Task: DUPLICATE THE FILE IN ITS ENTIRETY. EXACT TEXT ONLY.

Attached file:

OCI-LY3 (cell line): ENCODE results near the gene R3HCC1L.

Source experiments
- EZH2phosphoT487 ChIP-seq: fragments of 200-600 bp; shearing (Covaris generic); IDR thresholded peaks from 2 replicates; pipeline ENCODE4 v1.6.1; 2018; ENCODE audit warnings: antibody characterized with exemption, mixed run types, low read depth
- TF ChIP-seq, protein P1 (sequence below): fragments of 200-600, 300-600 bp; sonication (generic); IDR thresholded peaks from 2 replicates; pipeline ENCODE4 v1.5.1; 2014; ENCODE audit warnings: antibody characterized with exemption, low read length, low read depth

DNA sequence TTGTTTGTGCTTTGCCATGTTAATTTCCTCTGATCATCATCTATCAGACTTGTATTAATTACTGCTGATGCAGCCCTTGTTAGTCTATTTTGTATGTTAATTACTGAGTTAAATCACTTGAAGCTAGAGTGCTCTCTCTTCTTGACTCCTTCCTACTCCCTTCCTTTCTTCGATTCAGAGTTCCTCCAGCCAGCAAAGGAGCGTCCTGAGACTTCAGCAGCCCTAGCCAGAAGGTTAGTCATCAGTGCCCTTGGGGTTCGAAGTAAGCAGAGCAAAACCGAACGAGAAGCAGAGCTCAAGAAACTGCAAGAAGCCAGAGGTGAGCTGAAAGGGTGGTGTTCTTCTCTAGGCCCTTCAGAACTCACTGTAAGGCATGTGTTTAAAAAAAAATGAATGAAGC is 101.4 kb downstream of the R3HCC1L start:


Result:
OCI-LY3 (cell line): ENCODE results near the gene R3HCC1L.

Source experiments
- EZH2phosphoT487 ChIP-seq: fragments of 200-600 bp; shearing (Covaris generic); IDR thresholded peaks from 2 replicates; pipeline ENCODE4 v1.6.1; 2018; ENCODE audit warnings: antibody characterized with exemption, mixed run types, low read depth
- TF ChIP-seq, protein P1 (sequence below): fragments of 200-600, 300-600 bp; sonication (generic); IDR thresholded peaks from 2 replicates; pipeline ENCODE4 v1.5.1; 2014; ENCODE audit warnings: antibody characterized with exemption, low read length, low read depth

DNA sequence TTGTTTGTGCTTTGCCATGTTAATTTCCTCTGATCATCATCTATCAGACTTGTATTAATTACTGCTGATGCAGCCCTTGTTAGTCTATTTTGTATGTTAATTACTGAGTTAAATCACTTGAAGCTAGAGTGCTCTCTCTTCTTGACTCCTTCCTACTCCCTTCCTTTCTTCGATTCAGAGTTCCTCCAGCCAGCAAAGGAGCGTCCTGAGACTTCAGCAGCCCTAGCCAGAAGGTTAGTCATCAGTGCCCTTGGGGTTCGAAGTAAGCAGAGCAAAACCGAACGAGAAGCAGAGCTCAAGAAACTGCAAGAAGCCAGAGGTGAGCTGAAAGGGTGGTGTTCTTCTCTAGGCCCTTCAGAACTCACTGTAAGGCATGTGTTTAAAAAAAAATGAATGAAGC is 101.4 kb downstream of the R3HCC1L start: